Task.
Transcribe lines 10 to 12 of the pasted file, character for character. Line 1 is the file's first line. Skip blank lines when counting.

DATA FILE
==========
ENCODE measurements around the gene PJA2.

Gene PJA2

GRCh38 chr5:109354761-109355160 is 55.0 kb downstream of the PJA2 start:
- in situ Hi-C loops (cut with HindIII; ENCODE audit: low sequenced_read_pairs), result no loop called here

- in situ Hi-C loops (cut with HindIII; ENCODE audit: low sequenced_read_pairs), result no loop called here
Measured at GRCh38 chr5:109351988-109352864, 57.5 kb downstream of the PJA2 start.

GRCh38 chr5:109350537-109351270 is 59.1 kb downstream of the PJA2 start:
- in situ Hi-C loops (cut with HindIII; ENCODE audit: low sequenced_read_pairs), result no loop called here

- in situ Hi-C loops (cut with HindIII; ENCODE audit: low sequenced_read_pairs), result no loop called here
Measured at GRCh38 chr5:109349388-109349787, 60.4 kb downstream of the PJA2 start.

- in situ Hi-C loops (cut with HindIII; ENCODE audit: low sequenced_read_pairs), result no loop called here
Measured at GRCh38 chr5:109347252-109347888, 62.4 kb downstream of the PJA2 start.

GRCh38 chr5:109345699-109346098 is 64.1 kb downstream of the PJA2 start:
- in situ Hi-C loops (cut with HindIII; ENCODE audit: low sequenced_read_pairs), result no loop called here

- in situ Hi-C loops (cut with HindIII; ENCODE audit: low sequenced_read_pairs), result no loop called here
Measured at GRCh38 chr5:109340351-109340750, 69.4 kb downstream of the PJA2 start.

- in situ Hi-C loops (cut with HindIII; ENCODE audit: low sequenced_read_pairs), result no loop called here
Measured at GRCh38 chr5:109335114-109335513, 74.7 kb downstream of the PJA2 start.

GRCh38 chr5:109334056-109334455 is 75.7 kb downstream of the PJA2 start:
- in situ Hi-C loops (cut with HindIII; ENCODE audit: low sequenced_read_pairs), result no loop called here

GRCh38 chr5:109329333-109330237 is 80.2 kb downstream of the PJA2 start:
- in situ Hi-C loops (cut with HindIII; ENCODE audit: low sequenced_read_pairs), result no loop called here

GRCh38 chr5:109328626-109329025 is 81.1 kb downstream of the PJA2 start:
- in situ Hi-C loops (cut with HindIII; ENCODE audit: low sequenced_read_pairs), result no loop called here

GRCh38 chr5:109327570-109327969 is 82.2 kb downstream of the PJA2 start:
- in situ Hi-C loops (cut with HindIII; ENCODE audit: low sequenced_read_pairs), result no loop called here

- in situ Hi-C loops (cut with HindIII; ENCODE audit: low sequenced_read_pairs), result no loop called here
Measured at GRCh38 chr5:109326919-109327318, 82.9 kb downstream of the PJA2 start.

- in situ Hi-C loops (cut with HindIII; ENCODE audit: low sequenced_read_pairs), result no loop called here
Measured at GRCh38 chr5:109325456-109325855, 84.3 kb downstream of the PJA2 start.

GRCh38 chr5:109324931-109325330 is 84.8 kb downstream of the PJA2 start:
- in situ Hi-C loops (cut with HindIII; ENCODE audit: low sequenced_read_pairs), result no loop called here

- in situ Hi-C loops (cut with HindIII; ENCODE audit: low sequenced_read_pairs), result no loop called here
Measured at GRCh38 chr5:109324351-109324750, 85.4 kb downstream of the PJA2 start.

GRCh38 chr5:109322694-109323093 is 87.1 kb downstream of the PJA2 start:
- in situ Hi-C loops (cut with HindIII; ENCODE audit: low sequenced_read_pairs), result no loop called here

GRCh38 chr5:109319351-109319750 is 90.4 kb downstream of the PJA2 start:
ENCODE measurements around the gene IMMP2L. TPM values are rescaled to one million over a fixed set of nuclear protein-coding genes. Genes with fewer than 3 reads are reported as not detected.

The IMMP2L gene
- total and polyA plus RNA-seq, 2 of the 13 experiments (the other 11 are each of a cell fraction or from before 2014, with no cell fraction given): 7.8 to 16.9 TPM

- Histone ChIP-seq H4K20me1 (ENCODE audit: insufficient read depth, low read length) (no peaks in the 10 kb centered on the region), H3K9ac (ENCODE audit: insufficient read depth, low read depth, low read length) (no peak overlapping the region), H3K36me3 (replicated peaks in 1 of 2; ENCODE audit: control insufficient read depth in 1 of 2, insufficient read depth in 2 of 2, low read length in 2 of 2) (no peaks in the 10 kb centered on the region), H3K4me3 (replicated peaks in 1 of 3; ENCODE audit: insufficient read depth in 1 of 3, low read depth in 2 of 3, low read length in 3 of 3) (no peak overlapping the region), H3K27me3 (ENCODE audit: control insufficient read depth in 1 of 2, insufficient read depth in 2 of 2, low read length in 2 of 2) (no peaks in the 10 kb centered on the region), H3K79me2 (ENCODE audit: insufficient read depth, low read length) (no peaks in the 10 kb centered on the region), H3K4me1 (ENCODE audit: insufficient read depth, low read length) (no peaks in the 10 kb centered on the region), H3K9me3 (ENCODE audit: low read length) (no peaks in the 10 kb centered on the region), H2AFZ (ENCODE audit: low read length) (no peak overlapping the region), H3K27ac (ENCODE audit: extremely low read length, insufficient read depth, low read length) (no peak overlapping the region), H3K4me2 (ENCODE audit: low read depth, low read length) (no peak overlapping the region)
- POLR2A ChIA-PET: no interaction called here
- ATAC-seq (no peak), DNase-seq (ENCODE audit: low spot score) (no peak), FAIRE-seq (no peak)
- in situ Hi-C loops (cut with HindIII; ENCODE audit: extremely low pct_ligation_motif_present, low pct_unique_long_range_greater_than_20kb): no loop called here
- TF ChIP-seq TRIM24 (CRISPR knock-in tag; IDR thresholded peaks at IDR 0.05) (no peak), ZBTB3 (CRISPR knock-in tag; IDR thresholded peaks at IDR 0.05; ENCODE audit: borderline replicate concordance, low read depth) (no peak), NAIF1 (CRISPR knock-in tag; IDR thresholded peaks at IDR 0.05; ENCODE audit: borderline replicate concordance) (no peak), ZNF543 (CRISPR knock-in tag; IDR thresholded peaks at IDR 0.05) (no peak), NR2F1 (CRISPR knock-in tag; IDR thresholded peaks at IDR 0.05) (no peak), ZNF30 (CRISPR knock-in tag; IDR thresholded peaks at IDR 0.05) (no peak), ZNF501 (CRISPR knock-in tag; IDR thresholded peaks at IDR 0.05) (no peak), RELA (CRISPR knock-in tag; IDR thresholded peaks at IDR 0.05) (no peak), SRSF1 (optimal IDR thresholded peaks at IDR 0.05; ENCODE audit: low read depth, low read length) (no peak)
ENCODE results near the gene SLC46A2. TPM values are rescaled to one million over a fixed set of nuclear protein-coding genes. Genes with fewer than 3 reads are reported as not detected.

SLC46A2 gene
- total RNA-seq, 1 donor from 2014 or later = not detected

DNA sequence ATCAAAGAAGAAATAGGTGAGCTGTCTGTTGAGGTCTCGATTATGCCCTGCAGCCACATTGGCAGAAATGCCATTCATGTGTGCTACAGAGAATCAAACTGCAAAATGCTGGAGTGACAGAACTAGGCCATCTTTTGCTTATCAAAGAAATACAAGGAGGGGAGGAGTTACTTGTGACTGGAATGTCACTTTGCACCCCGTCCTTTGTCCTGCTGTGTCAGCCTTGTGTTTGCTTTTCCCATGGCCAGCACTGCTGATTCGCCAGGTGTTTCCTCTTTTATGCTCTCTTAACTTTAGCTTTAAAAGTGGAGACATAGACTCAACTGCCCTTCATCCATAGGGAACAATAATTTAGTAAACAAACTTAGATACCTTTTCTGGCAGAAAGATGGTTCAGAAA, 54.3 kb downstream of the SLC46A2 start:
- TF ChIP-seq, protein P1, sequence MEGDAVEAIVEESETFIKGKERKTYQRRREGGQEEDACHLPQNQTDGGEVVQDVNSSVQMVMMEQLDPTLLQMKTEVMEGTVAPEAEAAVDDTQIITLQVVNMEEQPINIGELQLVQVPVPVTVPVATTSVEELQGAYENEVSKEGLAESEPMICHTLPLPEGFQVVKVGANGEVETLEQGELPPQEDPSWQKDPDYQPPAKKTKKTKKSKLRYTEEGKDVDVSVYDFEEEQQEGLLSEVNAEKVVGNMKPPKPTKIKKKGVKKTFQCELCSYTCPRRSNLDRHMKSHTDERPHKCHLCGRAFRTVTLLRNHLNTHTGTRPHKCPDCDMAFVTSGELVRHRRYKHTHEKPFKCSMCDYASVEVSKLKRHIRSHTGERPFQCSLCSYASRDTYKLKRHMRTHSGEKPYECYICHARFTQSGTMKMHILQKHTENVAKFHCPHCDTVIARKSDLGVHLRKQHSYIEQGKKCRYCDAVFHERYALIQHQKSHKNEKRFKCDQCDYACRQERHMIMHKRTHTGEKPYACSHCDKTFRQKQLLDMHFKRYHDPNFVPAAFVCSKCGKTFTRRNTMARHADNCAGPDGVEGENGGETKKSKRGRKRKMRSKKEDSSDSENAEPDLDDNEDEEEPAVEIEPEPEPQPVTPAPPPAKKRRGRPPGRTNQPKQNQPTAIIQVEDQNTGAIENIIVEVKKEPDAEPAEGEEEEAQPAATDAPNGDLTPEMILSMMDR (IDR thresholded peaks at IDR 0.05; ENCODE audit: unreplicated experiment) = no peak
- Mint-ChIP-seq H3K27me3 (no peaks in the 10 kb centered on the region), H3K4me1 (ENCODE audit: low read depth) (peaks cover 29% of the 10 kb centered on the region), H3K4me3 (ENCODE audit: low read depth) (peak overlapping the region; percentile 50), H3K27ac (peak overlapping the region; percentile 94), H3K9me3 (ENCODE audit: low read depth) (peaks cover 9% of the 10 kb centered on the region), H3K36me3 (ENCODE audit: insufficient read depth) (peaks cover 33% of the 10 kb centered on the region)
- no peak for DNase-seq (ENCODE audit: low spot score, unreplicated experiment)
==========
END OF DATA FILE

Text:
Measured at GRCh38 chr5:109349388-109349787, 60.4 kb downstream of the PJA2 start.

- in situ Hi-C loops (cut with HindIII; ENCODE audit: low sequenced_read_pairs), result no loop called here
Measured at GRCh38 chr5:109347252-109347888, 62.4 kb downstream of the PJA2 start.